Pffff, next the FindClosest method: well no biggie here, simply we get our latest node from the list and we iterate through the array checking if the waypoint is not used already, if it is not hidden from the latest node (Linecast) and finally if it is the closest. We then have the GetPath method that uses the string parameter to retrieve the path from the dictionary. That simple!!!

Note that the FindClosest method is a simplified version of pathfinding method , greatly simplified I agree, but the idea is still there, comparing a node with other nodes and returning the closest one.

Now how do we provide our path to our NPCs?

In the code snippet below, I added a public string strTag;, this variable is showing in the inspector of teh NPC and allows you to provide the name of the path you want the NPC to follow. The name is actually the tag given. Remember that our path is made of waypoints and those waypoints have a common tag representing the path name. This is what you need to provide to the strTag of the NPC for it to find the path. Hopefully I made myself clear enough...


Waypoint code snippet

using UnityEngine;
using System.Collections;
//Added namespace
using System.Collections.Generic;

[RequireComponent(typeof(CharacterController))]
public class AIScript : MonoBehaviour
{
    //Cached variables
    CharacterController _controller;
    Transform _transform;

    //Movement variables
    float speed = 5f;
    float gravity = 100f;
    Vector3 moveDirection;
    float maxRotSpeed = 200.0f;
    float minTime = 0.1f;
    float velocity;
    //Added variables
    float range;
    List<Transform> waypoint;
    int index;
    public string strTag;

    void Start()
    {      
        _controller = GetComponent<CharacterController>();
        _transform = GetComponent<Transform>();

        index = 0;

        //Added codes
        if (string.IsNullOrEmpty(strTag))
            Debug.LogError("No waypoint tag given");
        range = 1f;
        waypoint = GameObject.Find("PathObject").GetComponent<PathScript>().GetPath(strTag);
    }

    void Update()
    {
        if (Vector3.Distance(_transform.position, waypoint[index].position) > range)
        {
            Move(waypoint[index]);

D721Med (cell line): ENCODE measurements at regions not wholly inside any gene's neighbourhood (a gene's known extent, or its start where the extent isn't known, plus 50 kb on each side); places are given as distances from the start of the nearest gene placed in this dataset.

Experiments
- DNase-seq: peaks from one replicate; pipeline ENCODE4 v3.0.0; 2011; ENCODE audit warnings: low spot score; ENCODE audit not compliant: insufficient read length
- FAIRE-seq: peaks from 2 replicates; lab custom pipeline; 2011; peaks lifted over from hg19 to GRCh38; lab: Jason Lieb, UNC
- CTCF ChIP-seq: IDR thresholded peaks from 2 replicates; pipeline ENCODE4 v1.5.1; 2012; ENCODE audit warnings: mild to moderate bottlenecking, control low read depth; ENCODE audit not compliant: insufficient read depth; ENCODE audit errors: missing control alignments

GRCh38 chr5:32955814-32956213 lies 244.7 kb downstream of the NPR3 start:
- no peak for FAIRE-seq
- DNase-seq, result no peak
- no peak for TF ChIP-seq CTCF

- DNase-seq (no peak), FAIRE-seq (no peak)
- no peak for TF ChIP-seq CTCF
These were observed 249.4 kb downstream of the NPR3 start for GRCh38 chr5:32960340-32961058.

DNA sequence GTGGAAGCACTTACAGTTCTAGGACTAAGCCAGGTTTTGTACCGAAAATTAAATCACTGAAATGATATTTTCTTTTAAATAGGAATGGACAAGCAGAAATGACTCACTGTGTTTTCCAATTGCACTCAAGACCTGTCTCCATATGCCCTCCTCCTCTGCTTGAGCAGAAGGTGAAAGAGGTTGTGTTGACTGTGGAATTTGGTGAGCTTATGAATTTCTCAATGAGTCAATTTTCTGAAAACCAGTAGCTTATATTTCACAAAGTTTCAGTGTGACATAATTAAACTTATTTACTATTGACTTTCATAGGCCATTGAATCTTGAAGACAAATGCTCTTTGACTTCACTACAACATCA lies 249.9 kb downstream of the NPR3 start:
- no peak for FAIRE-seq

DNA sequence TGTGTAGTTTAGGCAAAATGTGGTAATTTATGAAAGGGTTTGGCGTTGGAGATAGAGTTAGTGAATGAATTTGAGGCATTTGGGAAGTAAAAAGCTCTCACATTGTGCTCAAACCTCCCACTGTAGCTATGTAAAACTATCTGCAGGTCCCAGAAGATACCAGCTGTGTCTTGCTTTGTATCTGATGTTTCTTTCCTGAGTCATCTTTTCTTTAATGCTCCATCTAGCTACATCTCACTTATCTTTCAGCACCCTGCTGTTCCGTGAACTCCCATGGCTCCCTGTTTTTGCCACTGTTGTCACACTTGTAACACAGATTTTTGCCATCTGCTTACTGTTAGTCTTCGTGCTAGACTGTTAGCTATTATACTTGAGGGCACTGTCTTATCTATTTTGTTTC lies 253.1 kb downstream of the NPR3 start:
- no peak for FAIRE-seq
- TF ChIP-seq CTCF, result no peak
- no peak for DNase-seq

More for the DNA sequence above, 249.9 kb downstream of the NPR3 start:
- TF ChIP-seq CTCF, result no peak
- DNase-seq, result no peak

animation.CrossFade("walk");
        }
        else NextIndex();
    }

    void Move(Transform target)
    {
        // Movement
        moveDirection = _transform.forward;
        moveDirection *= speed;
        moveDirection.y -= gravity;
        _controller.Move(moveDirection * Time.deltaTime);
        //Rotation
        var newRotation = Quaternion.LookRotation(target.position - _transform.position).eulerAngles;
        var angles = _transform.rotation.eulerAngles;
        _transform.rotation = Quaternion.Euler(angles.x,
         Mathf.SmoothDampAngle(angles.y, newRotation.y, ref velocity, minTime, maxRotSpeed), angles.z);
    }

    void NextIndex()
    {
        if (++index == waypoint.Count) index = 0;
    }
}

So what is new? Notice the required namespace at the top for using our List. Then we have a public string that needs to be given a value. Do that in the inspector.

if (string.IsNullOrEmpty(strTag))Debug.LogError("No waypoint tag given"); ensures a string is given. If none the game won't start.

We declare our  List<Transform> waypoint ;  note that it is only a reference but no memory is allocated. This way each NPC has a reference but only one path exists in memory instead of having duplicated paths for each NPC.

The Update has changed a little and we have a new function:

void Update()
{
    if (Vector3.Distance(_transform.position, waypoint[index])> range)
    {
        Move(waypoint[index]);
        animation.CrossFade("walk");
    }
    else 
        NextIndex();
}
void NextIndex()
{
     if (++index == waypoint.Count) index = 0;
}

 

NextIndex(); simply increase the index until it is equal to the waypoint.Count. It is then set to 0 to avoid out of bound and close our path.

Get the project here.

Adding patterns

In the previous part we told our NPC to walk around and he now does. We could also tell him to do other actions in between. Instead of blindly go from A to B, then B to C (damn there he goes again...) and so on, we now tell him go from A to B but when you are there wait a while and do something (in our case he will do a victory animation), then continue. And maybe just wait a while when you reach another waypoint. Well, feel free to make him do whatever you want.

Actually, what the NPC will do will mainly depend on the animations you have under your sleeves. If you had a bench on the way, you could develop an animation with the NPC sitting down for a sec and continuing. You can even get him moonwalking if you fancy, again it has no limit but your imagination (and what you want your game to look like). Avoid the moonwalk tip if you plan on doing a zombie game or the next Call of Duty...

What we need to do is prepare some function we want to call in the appropriate moment. Let's see first our FSM.

FSMWalk